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Eating Behaviors of Children with Autism—Pilot Study

Child Development Support Center “Persevere”, Kępowa 56, 40-583 Katowice, Poland
Department of Pediatrics and Pediatric Endocrinology, Faculty of Medical Sciences, Medical University of Silesia, 40-583 Katowice, Poland
Department of Pediatric Neurology, Faculty of Medical Sciences, Medical University of Silesia, 40-583 Katowice, Poland
CZP Feniks, Daily Ward for Children and Adolescents, Młyńska 8, 44-100 Gliwice, Poland
Department of Anatomy, School of Health Sciences, Medical University of Silesia, 40-752 Katowice, Poland
Author to whom correspondence should be addressed.
Academic Editor: Antonio Narzisi
Nutrients 2021, 13(8), 2687;
Received: 7 July 2021 / Revised: 27 July 2021 / Accepted: 29 July 2021 / Published: 3 August 2021
(This article belongs to the Special Issue Nutrition Profiles in Autism and Neurodevelopmental Disorders)
Autism Spectrum Disorder (ASD) is the most recognized neuropsychiatric disorder of childhood. Comorbid conditions (such as feeding disorders) are more common among people with autism than among the general population. The most frequent somatic disorders in autistic children include the gastrointestinal disorders observed in 46–91% of patients. The purpose of this study was the evaluation of the nutrition of children with autism, with particular emphasis placed on feeding in the first year of life, in comparison to the group of healthy peers. Participants included 75 Caucasian children (41 children diagnosed with pure autism, and the control group consisting of 34 children without autistic traits). The analysis was performed based on a questionnaire of own design with the first part devoted to the eating practices of the early infancy. Results: Autistic children, as compared to the healthy peers, presented a shortened time of breastfeeding (the children fell asleep at the breast) (p = 0.04), a delayed introduction of dairy products (p = 0.001), the need of more trials to introduce new foods (p = 0.006), a delayed introduction of foods with solid and lumpy structure (p = 0.004), a longer duration of bottle feeding (p = 0.005), delayed attempts to eating using own hands (p = 0.006) and needed a greater support of parents to divert their attention from food during eating (p = 0.05). Conclusions: 1. The dietary problems are more common among children with the autism spectrum disorder than among the population of healthy children, during the first year of life from the time of introducing the complementary foods. 2. The autistic children experience difficulties with eating and require their parents’ additional involvement significantly more often than their healthy peers. View Full-Text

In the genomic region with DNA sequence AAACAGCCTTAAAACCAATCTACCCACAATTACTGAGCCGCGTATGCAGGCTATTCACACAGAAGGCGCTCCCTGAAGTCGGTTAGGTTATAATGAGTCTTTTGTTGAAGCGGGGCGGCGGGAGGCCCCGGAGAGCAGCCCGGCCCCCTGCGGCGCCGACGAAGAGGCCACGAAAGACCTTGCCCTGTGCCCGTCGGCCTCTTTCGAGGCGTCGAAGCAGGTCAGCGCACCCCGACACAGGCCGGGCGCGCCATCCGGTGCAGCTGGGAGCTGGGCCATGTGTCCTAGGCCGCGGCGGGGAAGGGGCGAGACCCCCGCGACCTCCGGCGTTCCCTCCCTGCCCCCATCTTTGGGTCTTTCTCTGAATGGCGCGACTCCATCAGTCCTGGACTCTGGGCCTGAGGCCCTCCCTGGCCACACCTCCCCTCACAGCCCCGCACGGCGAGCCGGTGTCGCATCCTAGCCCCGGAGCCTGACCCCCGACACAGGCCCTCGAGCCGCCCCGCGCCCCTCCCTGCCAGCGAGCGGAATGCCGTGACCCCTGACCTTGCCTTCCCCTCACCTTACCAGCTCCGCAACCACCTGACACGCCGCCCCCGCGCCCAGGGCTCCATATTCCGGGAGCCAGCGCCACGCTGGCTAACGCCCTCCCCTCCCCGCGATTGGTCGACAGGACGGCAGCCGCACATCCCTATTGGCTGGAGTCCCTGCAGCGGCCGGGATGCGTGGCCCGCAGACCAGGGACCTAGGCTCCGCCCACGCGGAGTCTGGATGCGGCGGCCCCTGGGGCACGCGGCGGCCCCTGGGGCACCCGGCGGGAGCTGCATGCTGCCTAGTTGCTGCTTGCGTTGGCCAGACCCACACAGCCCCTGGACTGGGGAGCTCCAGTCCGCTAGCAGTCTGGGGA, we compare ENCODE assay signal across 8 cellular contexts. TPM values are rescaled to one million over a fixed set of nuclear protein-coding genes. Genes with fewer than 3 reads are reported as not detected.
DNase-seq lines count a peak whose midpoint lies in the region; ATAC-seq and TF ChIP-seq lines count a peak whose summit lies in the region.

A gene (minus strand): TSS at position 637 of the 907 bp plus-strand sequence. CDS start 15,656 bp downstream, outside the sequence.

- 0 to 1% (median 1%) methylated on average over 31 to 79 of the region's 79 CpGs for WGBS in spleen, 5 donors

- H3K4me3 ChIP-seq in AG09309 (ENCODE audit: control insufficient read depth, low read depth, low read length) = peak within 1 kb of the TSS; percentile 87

Keywords: autism spectrum disorder; breastfeeding; complementary food; screen time autism spectrum disorder; breastfeeding; complementary food; screen time
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MDPI and ACS Style

Brzóska, A.; Kazek, B.; Kozioł, K.; Kapinos-Gorczyca, A.; Ferlewicz, M.; Babraj, A.; Makosz-Raczek, A.; Likus, W.; Paprocka, J.; Matusik, P.; Emich-Widera, E. Eating Behaviors of Children with Autism—Pilot Study. Nutrients 2021, 13, 2687.

AMA Style

Brzóska A, Kazek B, Kozioł K, Kapinos-Gorczyca A, Ferlewicz M, Babraj A, Makosz-Raczek A, Likus W, Paprocka J, Matusik P, Emich-Widera E. Eating Behaviors of Children with Autism—Pilot Study. Nutrients. 2021; 13(8):2687.

Chicago/Turabian Style

Brzóska, Anna, Beata Kazek, Karolina Kozioł, Agnieszka Kapinos-Gorczyca, Małgorzata Ferlewicz, Agnieszka Babraj, Anna Makosz-Raczek, Wirginia Likus, Justyna Paprocka, Paweł Matusik, and Ewa Emich-Widera. 2021. "Eating Behaviors of Children with Autism—Pilot Study" Nutrients 13, no. 8: 2687.

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